Feb 15, 2006 | One analyst refers to bioinformatics having become a “base technology.” Others say it has evolved into a commodity. But whatever it’s called, that evolution — a natural process in a maturing industry — has led increasing numbers of biopharmas and biotechs to slash in-house bioinformatics or to shutter such departments entirely.
Outsourcing and offshoring have contributed to changes under way in bioinformatics. As biology and IT have converged, “the need for specialization goes away,” says Alan Louie of IDC’s Health Industry Insights.
As the heady days of cracking the human genome gave way to day-to-day work on a plethora of new drug targets, many bioinformaticians have reached a career crossroads, going to work for major consultancies, starting their own such small firms, or switching to academia.
The commoditization of bioinformatics has helped consultancies such as Booz Allen Hamilton beef up their health groups, guiding an expanding list of clients, not just biotechs and biopharmas, but companies focused on proteomics, RNAi, systems biology, and related fields.
“Bioinformatics is a service. It’s a support structure, and a lot of companies don’t quite know how to handle that,” says Vivien Bonazzi, who has been a senior associate with Booz Allen’s Global Health Group in Rockville, Md., since July. She was formerly director of R&D bioinformatics at Invitrogen, with stints also at The Institute for Genomic Research and Celera Genomics.
Like others in bioinformatics, Bonazzi and Martin Leach, also now at Booz Allen, saw the trend toward commoditization unfolding at the same time that outsourcing and offshoring took hold and university programs began to emphasize training in both IT and science.
“There was a glut of informatics people because all of these academic programs popped up,” says Leach, who recently left CuraGen, where he was vice president of bioinformatics, for a job as a principal at Booz Allen. The privately held firm, based in McLean, Va., has more than 17,000 employees with more than $3.3 billion in sales annually.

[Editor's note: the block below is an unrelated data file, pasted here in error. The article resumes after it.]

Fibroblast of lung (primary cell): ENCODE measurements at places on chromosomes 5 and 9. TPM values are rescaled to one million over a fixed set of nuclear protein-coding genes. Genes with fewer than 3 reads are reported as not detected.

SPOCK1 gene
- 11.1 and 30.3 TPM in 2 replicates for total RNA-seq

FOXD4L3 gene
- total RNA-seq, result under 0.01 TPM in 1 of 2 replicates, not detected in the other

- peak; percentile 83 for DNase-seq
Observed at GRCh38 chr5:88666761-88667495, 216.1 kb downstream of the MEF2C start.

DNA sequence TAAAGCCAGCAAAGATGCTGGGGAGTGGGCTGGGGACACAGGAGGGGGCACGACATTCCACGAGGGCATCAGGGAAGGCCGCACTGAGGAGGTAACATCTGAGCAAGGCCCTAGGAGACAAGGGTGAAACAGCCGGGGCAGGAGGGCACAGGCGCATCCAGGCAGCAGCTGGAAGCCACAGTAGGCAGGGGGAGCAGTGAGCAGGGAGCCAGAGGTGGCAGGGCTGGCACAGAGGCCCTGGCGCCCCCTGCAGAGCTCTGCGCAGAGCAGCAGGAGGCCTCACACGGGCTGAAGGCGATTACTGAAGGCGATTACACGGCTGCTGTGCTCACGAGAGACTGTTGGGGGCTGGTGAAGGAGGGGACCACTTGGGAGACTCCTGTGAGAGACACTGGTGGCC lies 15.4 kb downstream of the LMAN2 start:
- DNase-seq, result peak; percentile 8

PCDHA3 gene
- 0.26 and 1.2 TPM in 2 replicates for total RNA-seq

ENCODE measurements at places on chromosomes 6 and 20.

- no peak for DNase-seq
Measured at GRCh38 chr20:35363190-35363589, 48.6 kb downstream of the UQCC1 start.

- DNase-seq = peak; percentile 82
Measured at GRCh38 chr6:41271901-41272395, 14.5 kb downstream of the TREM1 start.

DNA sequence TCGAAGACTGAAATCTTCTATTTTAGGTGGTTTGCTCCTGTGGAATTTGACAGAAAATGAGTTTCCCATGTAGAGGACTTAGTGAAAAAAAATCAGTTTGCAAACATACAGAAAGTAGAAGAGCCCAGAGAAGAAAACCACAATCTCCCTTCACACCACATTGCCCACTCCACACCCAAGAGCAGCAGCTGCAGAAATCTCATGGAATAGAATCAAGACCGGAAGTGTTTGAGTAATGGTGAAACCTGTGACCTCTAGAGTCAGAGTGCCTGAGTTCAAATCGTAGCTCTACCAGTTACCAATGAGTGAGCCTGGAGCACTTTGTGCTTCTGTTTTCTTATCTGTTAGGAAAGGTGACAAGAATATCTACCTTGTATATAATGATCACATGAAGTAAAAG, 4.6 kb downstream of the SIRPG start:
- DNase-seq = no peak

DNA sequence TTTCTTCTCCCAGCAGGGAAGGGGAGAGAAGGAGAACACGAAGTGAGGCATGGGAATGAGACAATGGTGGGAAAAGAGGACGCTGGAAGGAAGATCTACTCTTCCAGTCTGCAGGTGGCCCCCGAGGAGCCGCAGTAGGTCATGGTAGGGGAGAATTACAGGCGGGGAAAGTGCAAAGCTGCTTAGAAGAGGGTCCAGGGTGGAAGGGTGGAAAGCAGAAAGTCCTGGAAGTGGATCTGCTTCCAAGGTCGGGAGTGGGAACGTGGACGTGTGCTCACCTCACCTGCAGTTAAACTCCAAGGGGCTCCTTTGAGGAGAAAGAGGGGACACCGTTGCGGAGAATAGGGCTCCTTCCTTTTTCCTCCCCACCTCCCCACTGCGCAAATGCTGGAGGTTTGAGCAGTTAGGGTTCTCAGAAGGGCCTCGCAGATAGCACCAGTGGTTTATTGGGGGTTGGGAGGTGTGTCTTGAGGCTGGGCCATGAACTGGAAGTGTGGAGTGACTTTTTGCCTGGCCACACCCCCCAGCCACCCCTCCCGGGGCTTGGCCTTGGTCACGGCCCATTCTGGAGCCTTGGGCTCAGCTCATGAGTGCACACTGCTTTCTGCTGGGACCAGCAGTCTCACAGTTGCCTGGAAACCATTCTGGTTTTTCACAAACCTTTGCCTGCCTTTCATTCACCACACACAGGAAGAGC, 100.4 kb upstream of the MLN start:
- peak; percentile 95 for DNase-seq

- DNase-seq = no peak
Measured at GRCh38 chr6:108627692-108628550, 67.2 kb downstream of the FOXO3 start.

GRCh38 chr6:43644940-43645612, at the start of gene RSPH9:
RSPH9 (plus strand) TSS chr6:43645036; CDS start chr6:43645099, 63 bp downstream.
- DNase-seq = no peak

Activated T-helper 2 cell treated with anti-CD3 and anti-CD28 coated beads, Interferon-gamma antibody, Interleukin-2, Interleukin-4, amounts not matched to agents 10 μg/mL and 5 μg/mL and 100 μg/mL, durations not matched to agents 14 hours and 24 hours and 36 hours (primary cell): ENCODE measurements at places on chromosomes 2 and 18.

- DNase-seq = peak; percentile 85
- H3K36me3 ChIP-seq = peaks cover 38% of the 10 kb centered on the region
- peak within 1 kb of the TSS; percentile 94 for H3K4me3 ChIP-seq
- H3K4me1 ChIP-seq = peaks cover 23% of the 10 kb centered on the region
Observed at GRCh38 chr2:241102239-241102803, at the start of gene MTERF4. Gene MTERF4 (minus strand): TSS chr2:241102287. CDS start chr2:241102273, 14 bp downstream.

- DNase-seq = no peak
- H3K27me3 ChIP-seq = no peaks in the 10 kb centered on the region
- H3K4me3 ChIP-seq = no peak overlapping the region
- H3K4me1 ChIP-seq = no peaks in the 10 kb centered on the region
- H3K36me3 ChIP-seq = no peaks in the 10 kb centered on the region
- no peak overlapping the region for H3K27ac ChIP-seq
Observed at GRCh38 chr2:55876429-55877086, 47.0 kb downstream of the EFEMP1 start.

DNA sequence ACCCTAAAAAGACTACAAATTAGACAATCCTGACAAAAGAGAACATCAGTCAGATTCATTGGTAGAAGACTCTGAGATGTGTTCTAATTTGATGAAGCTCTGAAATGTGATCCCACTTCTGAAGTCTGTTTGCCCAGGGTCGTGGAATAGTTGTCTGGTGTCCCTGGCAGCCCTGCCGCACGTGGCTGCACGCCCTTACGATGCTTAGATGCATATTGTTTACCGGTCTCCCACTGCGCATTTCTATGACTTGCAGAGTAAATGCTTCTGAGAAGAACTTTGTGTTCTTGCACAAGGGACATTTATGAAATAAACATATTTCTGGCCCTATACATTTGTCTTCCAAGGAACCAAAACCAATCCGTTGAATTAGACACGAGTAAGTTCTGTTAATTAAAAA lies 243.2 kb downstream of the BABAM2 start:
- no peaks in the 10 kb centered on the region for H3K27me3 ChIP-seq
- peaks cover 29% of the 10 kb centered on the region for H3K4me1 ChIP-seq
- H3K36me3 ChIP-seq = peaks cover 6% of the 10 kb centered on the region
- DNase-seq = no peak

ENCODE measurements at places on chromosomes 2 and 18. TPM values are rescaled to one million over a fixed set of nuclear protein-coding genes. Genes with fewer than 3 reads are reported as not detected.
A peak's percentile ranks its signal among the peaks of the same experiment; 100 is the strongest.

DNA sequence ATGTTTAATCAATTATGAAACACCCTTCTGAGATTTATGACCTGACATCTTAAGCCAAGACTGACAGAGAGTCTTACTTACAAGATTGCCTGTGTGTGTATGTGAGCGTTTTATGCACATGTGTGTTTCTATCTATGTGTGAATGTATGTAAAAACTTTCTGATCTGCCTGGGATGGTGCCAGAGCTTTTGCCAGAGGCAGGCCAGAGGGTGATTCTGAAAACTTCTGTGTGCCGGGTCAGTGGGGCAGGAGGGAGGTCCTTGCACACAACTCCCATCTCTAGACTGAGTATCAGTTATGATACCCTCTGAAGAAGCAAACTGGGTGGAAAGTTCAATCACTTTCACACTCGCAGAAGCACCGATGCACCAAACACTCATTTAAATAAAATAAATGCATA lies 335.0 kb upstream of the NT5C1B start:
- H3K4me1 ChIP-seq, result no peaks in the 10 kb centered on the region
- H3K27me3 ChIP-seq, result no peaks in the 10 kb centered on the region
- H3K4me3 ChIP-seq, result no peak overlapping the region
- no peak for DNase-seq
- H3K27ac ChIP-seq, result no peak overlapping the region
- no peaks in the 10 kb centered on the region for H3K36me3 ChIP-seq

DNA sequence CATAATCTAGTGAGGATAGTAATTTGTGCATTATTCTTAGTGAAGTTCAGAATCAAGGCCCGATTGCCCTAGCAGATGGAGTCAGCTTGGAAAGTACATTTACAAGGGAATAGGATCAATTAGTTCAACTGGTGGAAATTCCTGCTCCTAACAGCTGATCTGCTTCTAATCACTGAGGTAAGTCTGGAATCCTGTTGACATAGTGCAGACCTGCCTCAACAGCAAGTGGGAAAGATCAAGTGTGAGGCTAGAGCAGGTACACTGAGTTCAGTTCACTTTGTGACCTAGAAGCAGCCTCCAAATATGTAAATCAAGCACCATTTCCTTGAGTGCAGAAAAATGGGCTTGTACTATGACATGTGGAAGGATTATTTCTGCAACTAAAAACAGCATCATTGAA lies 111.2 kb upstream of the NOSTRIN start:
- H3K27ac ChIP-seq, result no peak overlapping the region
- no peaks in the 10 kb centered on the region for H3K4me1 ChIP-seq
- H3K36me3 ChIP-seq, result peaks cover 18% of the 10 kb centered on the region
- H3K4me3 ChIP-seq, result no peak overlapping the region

The problem faced in bioinformatics has changed from “how do we generate data, analyze data, collect data, to...how do we manage it?” says Leach. Knowledge management — integrating technology into the flow of a company, rather than generating reams of additional data — is more the priority. Smaller companies struggle with that because of limited resources, but multinationals also face challenges.
Multiple research sites within one company may be fairly well integrated among themselves, but they also have to transform their IT systems so that information is shared across the organization, says Louie, who uses the “base technology” term. Johnson & Johnson is an example, providing portals to employees that offer access to disparate data on their desktops. The goal is to make “a higher level of information accessible to the research scientist,” he says.
Doing that is as much a “human problem” as an IT issue, according to Randall Ribaudo and Todd Pihl, who left Celera last year to start their own consultancy, Human Workflows LLC, based in Rockville. Science companies — and also research institutions — aren’t always adept at identifying target markets and their goals, which are “very different,” says Pihl. A pharma will be focused on new compounds, while in academia a scientist might be focused on trying to publish a paper, while a commercial vendor in the biology space will concentrate on releasing new products.
Lack of focus on “the human aspect” at times can come down to basic issues such as sheer logistics. A company with a campus that has multiple buildings might find itself stymied in sharing data because, for instance, tissue prep is done in one room with DNA analysis in another and assays in a separate building, Ribaudo says. When IT systems aren’t set up to handle that kind of arrangement, things can go awry. “What do you mean I have to take a pencil and paper and write down these coordinates and go to the next screen and type them in?” Ribaudo says as an example of the sort of vexation that can occur.
Companies might have been focused on getting the technology right, but where they fail is in putting everything together. Ribaudo and Pihl had been discussing such issues when Celera announced it was getting out of the drug discovery business. They said, “Let’s give it a whirl,” recalls Ribaudo, who serves as CEO and president of the consultancy, while Pihl is the chief technology officer and vice president for R&D.
Part of the startup’s focus is on helping scientists develop more business acumen, so they are starting a “Scientists as Leaders” program to train scientists in areas such as the fundamentals of how to be efficient from a business-model perspective and how to look at the business bottom line, which is foreign terrain for some scientists.
Where the evolution of bioinformatics is headed is still subject to guesswork, but at least for now, its status as a commodity and all that means has proved “a great boon for consulting,” Leach says.